Sooo, I actually wrote this post 5 days ago, when we were on the ferry to Zanzibar from Dar es Salaam, but I never got to transcribe until today! Zanzibar internet is hella expensive, so this was the first time I used it. Since the post we literally haven't done ANYTHING, except walk from our room, to the beach, to the restaurant. Encompassing a radius of about 100 feet. Today I ventured a little further though (about 2km down the beach) to cheap internet! The weather is delicious, the water is clear, and I have nothing to complain about. As for the post I was going to write:
I am writing right now from the Indian Ocean (to be transcribed to the blog later) aboard a ferry to the island of Zanzibar. It has been a sweltering 4 days since leaving the IDP camp- and the beach is in sight! Well, not yet, but hopefully by the time these words make it to the internet. Last night was horrendously hot, a humid heat that I have not felt in a long time. Even in Costa Rica it cooled off at night, but not in Dar es Salaam. Like the fitful sleep of a fever, I woke up many times praying for it to be morning. My solution was to soak my travel towel in water, lay it on the tile floor, and lie sandwiched between it and my equally water-soaked bandana. Though there was a ceiling fan, the stale back-alley-air brought no avail to the heat. Lesson learned- splurge on the A/C room.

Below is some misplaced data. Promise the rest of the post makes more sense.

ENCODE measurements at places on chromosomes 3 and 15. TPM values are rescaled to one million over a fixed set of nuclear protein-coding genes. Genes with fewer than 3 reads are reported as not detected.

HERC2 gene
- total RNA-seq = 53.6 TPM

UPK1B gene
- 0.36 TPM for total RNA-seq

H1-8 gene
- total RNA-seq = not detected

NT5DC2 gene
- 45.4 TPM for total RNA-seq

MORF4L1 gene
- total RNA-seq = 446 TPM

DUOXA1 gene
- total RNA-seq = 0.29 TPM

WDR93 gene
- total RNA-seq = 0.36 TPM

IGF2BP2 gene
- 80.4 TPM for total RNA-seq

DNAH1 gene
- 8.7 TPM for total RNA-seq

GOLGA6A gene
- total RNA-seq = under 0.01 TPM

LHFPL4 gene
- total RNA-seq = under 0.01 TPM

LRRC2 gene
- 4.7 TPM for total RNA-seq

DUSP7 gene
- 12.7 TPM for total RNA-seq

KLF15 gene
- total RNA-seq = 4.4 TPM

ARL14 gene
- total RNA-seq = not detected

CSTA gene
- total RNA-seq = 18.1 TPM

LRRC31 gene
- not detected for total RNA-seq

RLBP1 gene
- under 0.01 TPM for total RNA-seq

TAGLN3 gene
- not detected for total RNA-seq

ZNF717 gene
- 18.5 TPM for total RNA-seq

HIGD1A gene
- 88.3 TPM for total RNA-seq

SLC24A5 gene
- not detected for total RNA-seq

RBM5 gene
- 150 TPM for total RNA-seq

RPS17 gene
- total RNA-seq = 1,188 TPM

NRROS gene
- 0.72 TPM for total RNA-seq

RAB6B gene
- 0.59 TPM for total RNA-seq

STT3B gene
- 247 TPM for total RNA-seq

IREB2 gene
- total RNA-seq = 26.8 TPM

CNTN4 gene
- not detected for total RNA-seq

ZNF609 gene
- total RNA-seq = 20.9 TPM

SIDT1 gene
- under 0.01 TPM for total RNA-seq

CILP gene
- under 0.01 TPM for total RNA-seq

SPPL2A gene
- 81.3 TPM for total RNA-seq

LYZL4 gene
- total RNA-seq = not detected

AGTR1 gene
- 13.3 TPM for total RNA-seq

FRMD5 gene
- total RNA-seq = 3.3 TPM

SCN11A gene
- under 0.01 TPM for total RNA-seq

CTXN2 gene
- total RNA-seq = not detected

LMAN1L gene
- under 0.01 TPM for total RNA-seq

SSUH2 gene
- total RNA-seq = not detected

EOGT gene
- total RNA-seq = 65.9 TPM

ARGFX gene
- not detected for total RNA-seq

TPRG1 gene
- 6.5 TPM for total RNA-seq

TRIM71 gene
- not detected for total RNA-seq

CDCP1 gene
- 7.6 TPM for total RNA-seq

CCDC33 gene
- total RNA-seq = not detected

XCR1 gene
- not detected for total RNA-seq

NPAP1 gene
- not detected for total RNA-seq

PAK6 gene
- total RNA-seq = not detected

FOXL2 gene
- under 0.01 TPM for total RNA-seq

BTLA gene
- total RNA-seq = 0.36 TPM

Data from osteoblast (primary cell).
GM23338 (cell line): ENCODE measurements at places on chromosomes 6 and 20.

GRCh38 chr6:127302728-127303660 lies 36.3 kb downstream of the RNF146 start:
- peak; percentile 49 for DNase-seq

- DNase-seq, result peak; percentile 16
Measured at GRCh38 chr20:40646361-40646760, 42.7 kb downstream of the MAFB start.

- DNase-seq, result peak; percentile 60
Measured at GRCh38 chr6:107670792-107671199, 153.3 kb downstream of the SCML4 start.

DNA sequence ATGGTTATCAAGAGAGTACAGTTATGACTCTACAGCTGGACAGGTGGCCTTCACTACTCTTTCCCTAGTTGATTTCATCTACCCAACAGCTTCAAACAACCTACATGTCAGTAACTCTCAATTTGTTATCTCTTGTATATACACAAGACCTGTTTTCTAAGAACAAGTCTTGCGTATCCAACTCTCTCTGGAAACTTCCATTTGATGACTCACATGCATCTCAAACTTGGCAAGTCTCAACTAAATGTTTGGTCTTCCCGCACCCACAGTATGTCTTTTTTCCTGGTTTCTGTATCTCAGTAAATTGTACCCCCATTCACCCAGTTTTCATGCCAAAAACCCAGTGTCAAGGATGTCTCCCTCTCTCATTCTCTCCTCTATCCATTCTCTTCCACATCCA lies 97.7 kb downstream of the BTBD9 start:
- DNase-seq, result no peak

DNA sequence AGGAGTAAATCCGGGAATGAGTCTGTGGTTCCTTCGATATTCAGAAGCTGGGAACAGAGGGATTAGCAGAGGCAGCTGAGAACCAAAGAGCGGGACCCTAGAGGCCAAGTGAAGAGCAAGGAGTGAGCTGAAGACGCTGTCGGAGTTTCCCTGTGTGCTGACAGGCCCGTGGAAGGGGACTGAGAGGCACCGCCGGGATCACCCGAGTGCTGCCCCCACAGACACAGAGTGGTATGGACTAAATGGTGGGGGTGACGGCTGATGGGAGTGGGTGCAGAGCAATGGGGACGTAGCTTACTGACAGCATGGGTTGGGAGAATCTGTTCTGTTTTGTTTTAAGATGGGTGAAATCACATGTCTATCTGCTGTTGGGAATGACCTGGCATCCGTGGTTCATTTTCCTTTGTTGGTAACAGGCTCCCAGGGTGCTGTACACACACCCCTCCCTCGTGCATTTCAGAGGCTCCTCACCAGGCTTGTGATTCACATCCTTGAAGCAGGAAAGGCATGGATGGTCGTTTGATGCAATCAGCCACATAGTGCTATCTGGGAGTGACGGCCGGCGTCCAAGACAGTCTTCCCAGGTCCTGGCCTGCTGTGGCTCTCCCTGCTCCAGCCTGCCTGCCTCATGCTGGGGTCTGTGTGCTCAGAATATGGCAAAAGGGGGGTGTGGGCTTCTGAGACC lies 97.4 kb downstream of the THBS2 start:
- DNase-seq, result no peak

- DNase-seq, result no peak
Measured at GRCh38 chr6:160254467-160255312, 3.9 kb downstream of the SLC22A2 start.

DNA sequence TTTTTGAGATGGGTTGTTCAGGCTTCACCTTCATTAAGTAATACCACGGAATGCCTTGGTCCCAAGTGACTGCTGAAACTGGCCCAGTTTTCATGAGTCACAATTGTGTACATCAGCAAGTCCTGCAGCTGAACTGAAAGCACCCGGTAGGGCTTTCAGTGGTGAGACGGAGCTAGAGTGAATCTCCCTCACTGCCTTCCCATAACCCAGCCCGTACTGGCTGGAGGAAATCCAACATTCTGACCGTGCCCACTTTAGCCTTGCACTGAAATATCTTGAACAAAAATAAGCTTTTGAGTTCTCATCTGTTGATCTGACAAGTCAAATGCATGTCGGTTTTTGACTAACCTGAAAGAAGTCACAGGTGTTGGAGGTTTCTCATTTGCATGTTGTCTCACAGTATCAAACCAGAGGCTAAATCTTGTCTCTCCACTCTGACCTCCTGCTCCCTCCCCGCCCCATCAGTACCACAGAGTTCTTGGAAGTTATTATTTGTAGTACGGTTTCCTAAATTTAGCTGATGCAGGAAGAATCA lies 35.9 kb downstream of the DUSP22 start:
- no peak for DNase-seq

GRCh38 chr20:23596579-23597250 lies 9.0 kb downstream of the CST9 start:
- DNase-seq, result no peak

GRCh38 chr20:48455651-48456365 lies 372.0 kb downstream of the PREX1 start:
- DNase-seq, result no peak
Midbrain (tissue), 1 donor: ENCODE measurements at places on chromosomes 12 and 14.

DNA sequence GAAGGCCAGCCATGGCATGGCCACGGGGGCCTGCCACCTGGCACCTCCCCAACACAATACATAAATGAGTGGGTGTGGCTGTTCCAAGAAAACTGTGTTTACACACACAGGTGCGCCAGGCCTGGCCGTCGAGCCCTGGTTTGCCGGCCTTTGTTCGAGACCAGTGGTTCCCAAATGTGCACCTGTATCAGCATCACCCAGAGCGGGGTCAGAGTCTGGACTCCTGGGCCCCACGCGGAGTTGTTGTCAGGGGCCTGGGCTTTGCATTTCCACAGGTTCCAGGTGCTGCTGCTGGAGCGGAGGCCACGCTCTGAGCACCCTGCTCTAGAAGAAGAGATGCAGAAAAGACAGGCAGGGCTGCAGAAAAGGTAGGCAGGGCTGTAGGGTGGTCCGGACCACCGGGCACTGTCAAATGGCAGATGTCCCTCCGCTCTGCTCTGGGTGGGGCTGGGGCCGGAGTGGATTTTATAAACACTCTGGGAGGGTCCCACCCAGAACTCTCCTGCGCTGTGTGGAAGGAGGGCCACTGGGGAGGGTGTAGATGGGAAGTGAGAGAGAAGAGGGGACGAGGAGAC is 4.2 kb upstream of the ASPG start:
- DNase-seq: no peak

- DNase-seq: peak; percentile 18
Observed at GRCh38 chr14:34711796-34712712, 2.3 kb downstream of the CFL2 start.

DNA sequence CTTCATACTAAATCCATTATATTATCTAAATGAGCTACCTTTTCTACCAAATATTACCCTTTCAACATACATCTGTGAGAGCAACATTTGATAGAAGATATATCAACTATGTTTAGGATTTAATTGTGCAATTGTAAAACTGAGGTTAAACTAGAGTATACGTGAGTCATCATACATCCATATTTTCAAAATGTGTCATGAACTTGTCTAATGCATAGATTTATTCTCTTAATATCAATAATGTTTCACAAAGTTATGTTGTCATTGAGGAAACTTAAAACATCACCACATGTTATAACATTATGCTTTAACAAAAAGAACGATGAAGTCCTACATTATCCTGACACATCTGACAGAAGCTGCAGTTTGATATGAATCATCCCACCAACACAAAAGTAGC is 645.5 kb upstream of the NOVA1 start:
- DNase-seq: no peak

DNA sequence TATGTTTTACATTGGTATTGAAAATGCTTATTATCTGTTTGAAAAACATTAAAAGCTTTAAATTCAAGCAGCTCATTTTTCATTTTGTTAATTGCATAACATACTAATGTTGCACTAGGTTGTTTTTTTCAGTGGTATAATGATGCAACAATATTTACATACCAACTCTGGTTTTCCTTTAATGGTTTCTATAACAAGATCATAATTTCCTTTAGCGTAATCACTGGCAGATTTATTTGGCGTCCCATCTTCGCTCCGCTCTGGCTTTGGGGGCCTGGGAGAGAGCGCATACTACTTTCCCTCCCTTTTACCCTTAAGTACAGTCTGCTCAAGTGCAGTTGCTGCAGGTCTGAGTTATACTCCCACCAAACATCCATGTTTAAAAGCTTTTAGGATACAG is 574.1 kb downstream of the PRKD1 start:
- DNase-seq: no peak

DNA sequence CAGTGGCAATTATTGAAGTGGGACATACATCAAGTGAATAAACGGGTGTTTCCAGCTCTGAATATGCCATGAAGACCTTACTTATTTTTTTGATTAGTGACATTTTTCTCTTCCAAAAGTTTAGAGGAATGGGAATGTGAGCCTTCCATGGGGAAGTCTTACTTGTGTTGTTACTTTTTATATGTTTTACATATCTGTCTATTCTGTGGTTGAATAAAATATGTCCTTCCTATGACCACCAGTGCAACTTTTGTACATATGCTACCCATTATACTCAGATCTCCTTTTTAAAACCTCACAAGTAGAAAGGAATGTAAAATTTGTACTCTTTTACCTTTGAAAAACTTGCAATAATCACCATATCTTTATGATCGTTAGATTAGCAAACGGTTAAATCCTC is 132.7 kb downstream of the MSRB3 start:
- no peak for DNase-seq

We were both excited to find air conditioning in the VIP (read: foreign) section of the Zanzibar ferry, after walking around in a heat-induced stupor for the past 24 hours. It also has given me a chance to collect my thoughts and write this- of which I should have written many days ago. I always find that the further along I get in a trip, the harder communication becomes- especially when moving around a lot! And when sporadic electricity comes into play.
We left Ebenezer and Kikopey a week ago Saturday afternoon. Both ready and anxious to see our efforts becoming a reality- I think the parting was bitersweet. Ben's house was nearly complete when we left (save for the door and the floor), Robin's water project was beginning Monday, and my plans for a community center should have started on Thursday (see bottom for full project details and donation money spent). The night before we left we took John and Samuel out for some roast goat meat and beers at Nyama Choma, and I realized that I would actually miss these hilarious guys a lot. Both inspiring, funny, and so incredibly motivated, they make me believe that change is possible. But again, they are only two people. There are a handful of other equally inspiring people at Ebenezer that can hopefully keep the progress rolling after we all have left. But in truth, only time will tell. I began reading "The Challenge for Africa" while in my final week at the camp, and it made me reconsider the historical complexities of many of the issues we faced. Written by Nobel Peace Prize winner Wangari Maathai, if you're interested in the effects of colonialism and missionaries on the African psyche- check it out!
After leaving the camp we went to Nakuru for the night and splurged on a nice bed, ice cream, and cookies. Quite a celebration! Then we booked it to Nairobi, stayed the night at a cute backpacker place, and got on the train to Mombasa. The overnight train was much like The Darjeeling Limited- reminiscent in a kitch way of colonialism-meets-African-bush. We got a sleeper car (something I can't afford in the US!) with dinner and breakfast... and the train moved so slowly that we could hang out the window and animal spot all night! We even saw a giraffe silhouette... pretty sweet.
Well, my time has run out on the internet, but I will write about Zanzibar at a later date!